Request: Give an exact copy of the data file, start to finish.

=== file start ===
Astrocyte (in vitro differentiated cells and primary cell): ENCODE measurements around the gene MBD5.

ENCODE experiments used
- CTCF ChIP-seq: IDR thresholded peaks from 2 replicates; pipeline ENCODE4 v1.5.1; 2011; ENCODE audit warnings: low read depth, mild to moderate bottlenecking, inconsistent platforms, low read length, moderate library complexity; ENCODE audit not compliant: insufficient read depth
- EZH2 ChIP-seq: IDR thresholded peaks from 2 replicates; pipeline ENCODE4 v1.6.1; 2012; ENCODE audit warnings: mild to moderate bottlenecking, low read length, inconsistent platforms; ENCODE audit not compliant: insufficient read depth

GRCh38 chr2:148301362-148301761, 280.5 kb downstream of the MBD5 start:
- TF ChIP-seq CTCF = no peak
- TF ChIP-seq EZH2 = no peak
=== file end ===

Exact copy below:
Astrocyte (in vitro differentiated cells and primary cell): ENCODE measurements around the gene MBD5.

ENCODE experiments used
- CTCF ChIP-seq: IDR thresholded peaks from 2 replicates; pipeline ENCODE4 v1.5.1; 2011; ENCODE audit warnings: low read depth, mild to moderate bottlenecking, inconsistent platforms, low read length, moderate library complexity; ENCODE audit not compliant: insufficient read depth
- EZH2 ChIP-seq: IDR thresholded peaks from 2 replicates; pipeline ENCODE4 v1.6.1; 2012; ENCODE audit warnings: mild to moderate bottlenecking, low read length, inconsistent platforms; ENCODE audit not compliant: insufficient read depth

GRCh38 chr2:148301362-148301761, 280.5 kb downstream of the MBD5 start:
- TF ChIP-seq CTCF = no peak
- TF ChIP-seq EZH2 = no peak